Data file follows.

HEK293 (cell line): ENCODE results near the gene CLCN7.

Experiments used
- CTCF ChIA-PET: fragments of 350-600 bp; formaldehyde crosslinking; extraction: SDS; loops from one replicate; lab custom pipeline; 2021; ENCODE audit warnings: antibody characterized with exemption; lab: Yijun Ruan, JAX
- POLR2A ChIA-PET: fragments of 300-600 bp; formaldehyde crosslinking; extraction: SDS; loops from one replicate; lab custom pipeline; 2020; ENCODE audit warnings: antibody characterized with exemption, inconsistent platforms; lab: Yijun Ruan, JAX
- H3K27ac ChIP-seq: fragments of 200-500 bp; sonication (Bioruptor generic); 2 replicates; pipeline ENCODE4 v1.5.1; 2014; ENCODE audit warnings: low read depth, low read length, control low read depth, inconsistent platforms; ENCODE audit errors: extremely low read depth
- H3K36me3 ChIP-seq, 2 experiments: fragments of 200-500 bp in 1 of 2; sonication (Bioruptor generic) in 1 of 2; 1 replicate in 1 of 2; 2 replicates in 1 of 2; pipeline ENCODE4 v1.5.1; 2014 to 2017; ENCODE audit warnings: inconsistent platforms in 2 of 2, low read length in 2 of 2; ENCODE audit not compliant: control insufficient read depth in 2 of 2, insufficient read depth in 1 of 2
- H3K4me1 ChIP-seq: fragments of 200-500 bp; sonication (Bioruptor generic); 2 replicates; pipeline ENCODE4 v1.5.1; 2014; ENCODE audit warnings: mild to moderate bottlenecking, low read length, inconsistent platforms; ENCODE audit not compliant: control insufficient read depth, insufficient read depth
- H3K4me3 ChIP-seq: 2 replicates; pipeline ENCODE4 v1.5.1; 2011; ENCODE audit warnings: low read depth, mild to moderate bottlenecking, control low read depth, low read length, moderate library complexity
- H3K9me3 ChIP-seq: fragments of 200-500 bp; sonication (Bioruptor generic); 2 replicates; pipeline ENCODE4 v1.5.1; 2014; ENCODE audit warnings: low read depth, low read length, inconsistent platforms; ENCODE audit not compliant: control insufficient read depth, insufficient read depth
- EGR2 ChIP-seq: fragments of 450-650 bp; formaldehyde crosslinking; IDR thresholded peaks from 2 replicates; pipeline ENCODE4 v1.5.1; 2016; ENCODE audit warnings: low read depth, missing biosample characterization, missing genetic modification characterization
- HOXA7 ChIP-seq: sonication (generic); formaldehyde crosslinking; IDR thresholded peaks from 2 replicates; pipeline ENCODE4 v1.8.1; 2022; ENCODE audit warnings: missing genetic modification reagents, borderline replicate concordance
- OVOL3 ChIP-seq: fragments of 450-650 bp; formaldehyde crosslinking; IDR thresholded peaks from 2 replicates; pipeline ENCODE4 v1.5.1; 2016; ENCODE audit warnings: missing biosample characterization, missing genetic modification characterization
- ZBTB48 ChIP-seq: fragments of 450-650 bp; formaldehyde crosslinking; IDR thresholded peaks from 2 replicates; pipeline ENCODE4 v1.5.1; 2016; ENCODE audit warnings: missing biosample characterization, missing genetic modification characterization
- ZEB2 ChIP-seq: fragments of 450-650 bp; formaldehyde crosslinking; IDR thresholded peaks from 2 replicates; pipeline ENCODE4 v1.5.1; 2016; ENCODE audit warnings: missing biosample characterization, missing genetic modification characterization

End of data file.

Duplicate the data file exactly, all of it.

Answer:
HEK293 (cell line): ENCODE results near the gene CLCN7.

Experiments used
- CTCF ChIA-PET: fragments of 350-600 bp; formaldehyde crosslinking; extraction: SDS; loops from one replicate; lab custom pipeline; 2021; ENCODE audit warnings: antibody characterized with exemption; lab: Yijun Ruan, JAX
- POLR2A ChIA-PET: fragments of 300-600 bp; formaldehyde crosslinking; extraction: SDS; loops from one replicate; lab custom pipeline; 2020; ENCODE audit warnings: antibody characterized with exemption, inconsistent platforms; lab: Yijun Ruan, JAX
- H3K27ac ChIP-seq: fragments of 200-500 bp; sonication (Bioruptor generic); 2 replicates; pipeline ENCODE4 v1.5.1; 2014; ENCODE audit warnings: low read depth, low read length, control low read depth, inconsistent platforms; ENCODE audit errors: extremely low read depth
- H3K36me3 ChIP-seq, 2 experiments: fragments of 200-500 bp in 1 of 2; sonication (Bioruptor generic) in 1 of 2; 1 replicate in 1 of 2; 2 replicates in 1 of 2; pipeline ENCODE4 v1.5.1; 2014 to 2017; ENCODE audit warnings: inconsistent platforms in 2 of 2, low read length in 2 of 2; ENCODE audit not compliant: control insufficient read depth in 2 of 2, insufficient read depth in 1 of 2
- H3K4me1 ChIP-seq: fragments of 200-500 bp; sonication (Bioruptor generic); 2 replicates; pipeline ENCODE4 v1.5.1; 2014; ENCODE audit warnings: mild to moderate bottlenecking, low read length, inconsistent platforms; ENCODE audit not compliant: control insufficient read depth, insufficient read depth
- H3K4me3 ChIP-seq: 2 replicates; pipeline ENCODE4 v1.5.1; 2011; ENCODE audit warnings: low read depth, mild to moderate bottlenecking, control low read depth, low read length, moderate library complexity
- H3K9me3 ChIP-seq: fragments of 200-500 bp; sonication (Bioruptor generic); 2 replicates; pipeline ENCODE4 v1.5.1; 2014; ENCODE audit warnings: low read depth, low read length, inconsistent platforms; ENCODE audit not compliant: control insufficient read depth, insufficient read depth
- EGR2 ChIP-seq: fragments of 450-650 bp; formaldehyde crosslinking; IDR thresholded peaks from 2 replicates; pipeline ENCODE4 v1.5.1; 2016; ENCODE audit warnings: low read depth, missing biosample characterization, missing genetic modification characterization
- HOXA7 ChIP-seq: sonication (generic); formaldehyde crosslinking; IDR thresholded peaks from 2 replicates; pipeline ENCODE4 v1.8.1; 2022; ENCODE audit warnings: missing genetic modification reagents, borderline replicate concordance
- OVOL3 ChIP-seq: fragments of 450-650 bp; formaldehyde crosslinking; IDR thresholded peaks from 2 replicates; pipeline ENCODE4 v1.5.1; 2016; ENCODE audit warnings: missing biosample characterization, missing genetic modification characterization
- ZBTB48 ChIP-seq: fragments of 450-650 bp; formaldehyde crosslinking; IDR thresholded peaks from 2 replicates; pipeline ENCODE4 v1.5.1; 2016; ENCODE audit warnings: missing biosample characterization, missing genetic modification characterization
- ZEB2 ChIP-seq: fragments of 450-650 bp; formaldehyde crosslinking; IDR thresholded peaks from 2 replicates; pipeline ENCODE4 v1.5.1; 2016; ENCODE audit warnings: missing biosample characterization, missing genetic modification characterization